EES demo. Warsaw, 2004.

Don’t let Putin fool you. Banishing Pussy Riot to a penal colony allowed the Russian leader to reassert his rule. Democracy be damned. Civil rights, religious freedom, and gender equality from herein would be subject to his purview. The ex-KGB officer’s message wasn’t just aimed at Russia. It was directed at all of Eastern Europe, too.

For anyone familiar with the history of regional politics, Putin’s positioning was thick with signifiers. Pussy Riot’s sentencing would please fellow reactionaries, obviously, as well as help serve as a salve for social distress. It also confirmed that the post-Communist period was formally over. Authoritarian capitalism is the rule of the day. There’s no alternative.

The political transition in post-Communist countries has turned majoritarian, as ex-Soviet bloc states start to formalize discrimination against pro-democracy forces.  Curiously, this reaction, of what can only be described as the ancien regime, both Stalinist, and its antecedents, focuses on sexual dissidence, to broadcast its worldview.  In the Ukraine, it’s Femen. In my own home, Poland, it’s Dorota Nieznalska, an artist who was convicted of blasphemy.

It’s a familiar story, one that Pussy Riot’s Nadia Tolokonnikova was quick to point out, when, in her closing statement, she compared her band’s fate to the trial of Socrates, and the kenosis of Christ. Jesus was “raving mad,” she reminded her religiously observant tormentors. “If the authorities, tsars, presidents, prime ministers, the people and judges understood what ‘I desire mercy, not sacrifice,’ meant, they would not put the innocent on trial.” Tolokonnikov also cited the prophet Hosea, in the Hebrew Bible: “For I desired mercy, and not sacrifice.” Surely, the authorities were not thrilled.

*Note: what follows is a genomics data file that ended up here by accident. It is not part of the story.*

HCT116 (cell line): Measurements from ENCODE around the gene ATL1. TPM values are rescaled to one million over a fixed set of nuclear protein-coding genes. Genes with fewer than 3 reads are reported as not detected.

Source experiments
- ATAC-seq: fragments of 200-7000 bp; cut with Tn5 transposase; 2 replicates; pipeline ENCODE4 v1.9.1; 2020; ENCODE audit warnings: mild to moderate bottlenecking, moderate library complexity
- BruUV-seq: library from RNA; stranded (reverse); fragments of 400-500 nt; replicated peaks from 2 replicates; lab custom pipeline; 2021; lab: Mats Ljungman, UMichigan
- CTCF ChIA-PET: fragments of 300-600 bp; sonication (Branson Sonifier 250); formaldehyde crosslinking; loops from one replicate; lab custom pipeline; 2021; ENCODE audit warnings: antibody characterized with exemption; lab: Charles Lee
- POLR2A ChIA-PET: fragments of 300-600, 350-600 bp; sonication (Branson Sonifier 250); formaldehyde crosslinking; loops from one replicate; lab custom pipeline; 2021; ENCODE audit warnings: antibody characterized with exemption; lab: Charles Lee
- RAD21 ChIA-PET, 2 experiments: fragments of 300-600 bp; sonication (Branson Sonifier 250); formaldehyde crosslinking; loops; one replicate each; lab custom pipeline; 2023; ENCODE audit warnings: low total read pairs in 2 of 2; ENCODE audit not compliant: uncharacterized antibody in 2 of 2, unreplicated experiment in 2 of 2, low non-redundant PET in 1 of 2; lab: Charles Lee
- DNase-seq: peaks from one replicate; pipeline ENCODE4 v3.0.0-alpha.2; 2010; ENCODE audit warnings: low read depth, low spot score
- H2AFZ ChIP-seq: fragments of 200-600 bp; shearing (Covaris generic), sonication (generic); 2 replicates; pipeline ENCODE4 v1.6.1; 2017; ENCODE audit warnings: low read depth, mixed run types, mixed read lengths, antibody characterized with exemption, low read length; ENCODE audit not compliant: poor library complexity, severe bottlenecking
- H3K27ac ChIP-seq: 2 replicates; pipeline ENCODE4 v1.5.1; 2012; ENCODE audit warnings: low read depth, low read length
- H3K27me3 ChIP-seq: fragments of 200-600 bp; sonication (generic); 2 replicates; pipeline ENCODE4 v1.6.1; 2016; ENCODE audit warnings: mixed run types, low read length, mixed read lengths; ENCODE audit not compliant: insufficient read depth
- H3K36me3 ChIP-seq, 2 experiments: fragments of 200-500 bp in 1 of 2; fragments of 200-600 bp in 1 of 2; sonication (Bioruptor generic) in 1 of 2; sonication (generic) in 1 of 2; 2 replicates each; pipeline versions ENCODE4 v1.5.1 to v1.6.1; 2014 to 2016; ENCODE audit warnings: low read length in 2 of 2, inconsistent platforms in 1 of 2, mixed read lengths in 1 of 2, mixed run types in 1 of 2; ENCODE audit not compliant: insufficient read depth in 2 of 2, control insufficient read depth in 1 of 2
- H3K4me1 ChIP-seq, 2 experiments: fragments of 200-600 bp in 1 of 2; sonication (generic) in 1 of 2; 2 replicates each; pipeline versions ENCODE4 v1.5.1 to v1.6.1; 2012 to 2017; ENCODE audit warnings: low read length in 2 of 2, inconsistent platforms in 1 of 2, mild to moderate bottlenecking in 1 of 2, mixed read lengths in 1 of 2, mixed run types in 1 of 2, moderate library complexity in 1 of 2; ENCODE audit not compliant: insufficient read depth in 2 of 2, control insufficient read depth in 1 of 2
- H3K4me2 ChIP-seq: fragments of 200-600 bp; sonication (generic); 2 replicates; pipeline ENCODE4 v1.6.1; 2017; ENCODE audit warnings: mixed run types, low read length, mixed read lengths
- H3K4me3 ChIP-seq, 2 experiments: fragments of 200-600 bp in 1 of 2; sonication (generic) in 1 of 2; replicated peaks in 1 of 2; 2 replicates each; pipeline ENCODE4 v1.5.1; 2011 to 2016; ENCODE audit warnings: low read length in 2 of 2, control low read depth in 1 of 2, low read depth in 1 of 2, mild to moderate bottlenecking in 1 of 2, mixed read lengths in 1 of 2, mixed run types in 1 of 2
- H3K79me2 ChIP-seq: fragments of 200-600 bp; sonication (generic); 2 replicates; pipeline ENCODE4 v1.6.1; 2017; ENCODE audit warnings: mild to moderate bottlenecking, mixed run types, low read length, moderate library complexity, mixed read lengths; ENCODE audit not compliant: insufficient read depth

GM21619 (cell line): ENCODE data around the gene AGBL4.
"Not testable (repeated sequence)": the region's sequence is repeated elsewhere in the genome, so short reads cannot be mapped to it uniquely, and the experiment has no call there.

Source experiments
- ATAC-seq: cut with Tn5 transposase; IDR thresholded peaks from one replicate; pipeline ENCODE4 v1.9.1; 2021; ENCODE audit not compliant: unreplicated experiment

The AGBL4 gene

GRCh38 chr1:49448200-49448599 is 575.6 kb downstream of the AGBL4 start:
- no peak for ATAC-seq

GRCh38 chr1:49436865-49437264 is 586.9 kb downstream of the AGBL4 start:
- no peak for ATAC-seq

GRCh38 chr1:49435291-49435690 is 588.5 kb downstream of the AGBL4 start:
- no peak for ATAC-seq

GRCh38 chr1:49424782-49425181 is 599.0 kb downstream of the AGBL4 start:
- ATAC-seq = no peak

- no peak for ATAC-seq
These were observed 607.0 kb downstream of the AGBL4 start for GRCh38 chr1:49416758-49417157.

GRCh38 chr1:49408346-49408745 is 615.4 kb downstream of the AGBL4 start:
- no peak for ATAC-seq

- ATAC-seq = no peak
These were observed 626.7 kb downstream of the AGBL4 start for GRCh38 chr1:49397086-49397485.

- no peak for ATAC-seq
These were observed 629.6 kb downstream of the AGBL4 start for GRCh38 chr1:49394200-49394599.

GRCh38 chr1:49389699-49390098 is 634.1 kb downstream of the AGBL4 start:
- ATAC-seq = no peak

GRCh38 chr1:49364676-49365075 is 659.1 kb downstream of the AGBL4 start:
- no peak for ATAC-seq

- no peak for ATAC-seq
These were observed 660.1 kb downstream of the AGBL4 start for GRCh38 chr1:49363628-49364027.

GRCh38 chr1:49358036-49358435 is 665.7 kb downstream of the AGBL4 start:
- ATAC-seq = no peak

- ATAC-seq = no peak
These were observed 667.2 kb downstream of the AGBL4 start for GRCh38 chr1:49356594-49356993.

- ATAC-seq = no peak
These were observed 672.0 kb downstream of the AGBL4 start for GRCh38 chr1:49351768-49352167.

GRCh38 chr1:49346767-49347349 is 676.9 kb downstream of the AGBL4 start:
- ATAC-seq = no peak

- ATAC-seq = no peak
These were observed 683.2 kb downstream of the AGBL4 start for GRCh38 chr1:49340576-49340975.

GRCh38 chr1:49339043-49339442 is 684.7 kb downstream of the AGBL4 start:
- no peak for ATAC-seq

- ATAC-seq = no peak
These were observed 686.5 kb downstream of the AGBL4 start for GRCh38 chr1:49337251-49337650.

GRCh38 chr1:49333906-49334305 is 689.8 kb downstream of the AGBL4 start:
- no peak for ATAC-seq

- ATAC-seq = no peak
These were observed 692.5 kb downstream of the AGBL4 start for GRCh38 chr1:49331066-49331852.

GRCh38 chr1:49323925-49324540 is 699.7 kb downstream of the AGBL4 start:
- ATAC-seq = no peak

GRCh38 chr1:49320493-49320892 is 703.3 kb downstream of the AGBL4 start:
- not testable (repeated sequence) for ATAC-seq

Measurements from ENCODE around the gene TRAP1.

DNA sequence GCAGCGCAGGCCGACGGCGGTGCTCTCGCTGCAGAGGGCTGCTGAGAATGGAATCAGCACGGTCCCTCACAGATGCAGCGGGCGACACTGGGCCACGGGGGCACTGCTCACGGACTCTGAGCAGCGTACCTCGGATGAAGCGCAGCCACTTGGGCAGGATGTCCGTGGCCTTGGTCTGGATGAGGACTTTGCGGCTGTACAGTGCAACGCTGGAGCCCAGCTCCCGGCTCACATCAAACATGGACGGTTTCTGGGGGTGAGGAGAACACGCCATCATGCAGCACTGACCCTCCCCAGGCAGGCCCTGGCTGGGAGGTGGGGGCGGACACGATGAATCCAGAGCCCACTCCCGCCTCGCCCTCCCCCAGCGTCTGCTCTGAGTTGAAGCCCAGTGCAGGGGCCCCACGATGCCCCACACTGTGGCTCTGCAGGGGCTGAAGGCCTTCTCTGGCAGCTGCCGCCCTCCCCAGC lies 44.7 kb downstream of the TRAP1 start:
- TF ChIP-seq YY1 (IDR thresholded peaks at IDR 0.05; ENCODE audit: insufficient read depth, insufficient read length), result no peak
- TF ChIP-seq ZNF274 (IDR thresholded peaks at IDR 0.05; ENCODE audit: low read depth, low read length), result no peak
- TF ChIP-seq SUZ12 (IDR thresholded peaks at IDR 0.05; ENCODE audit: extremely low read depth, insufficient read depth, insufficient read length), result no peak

Pussy Riot’s choice of Jewish scripture is of course telling, as well as calculated. The prophets argue for forgiveness (Hosea forgave his unfaithful wife) and for social justice. Tolstoy, ultrademocratic, anarchist and religious, was also in conflict with the same Orthodox Church (and excommunicated by it) that now condemns Pussy Riot. Dostoevsky similarly emphasized the importance of forgiveness in Crime and Punishment, when Raskolnikov receives it from a prostitute. Pussy Riot are obviously traditionalists.

The forces that have condemned Pussy Riot are not religious. They are secular, despite their Orthodox pretense. Pussy Riot, ironically, respond as Christians. They protest the emptiness of consumer culture, and the lack of forgiveness on the part of their persecutors. Thus, they appropriate the figure of the Virgin Mother, to criticize authoritarianism. “Mary is with us in protest! Mary, become a feminist!” the band screamed during its infamous cathedral performance.

As a Pole, I find the entire affair reminiscent of an attack on the previously mentioned Dorota Nieznalska, at a Gdansk gallery, where her seminal Passion installation was being exhibited in 2002. The work, an exploration of masculinity and suffering, shows a cross on which the photograph of a fragment of a naked male body, including the genitalia, has been placed.

Staged by members of the reactionary League of Polish Families, the political party sued the artist over the exhibit.  In July 2003, a court found Nieznalska guilty “offending religious feelings” and sentenced to half a year of “restricted freedom” (she was banned from leaving the country.) When the judge read her sentence, members of the League packed the courtroom and applauded ecstatically. It took six years, but Nieznalska’s conviction was eventually overturned in July 2009, on the grounds that her freedom of speech had been violated.

Nonetheless, Nieznalska  suffered inestimable damage as  consequence of her successful prosecution. For years, Polish galleries refused to show her work. It took curator Pawel Leszkowicz to rehabilitate her reputation, by featuring her sadomasochist works in the exhibitions Love and Democracy and the GK Collection, claiming she was working in the S&M tradition of renown Polish writer Bruno Schulz.

I could go on. My point is that misogyny is the biggest threat to Eastern Europe’s incomplete democracies, and that it’s been a problem across the region for a good while now, not just in Russia. Abortion, for example, is banned, and a number of cultural and economic constraints on women and queers alike exist. Female artists who deal with sexuality have been especially hard hit by censorship. Pussy Riot is just the best-known example.

If Pussy Riot is what it takes to wake the West up to this situation, and help us complete our transition to democracy, so be it. Until then, as it has been said, we are all Pussy Riot. I’m sure the ‘band’, as it were, would agree with me.

Photograph courtesy of VnGrijl. Published under a Creative Commons license.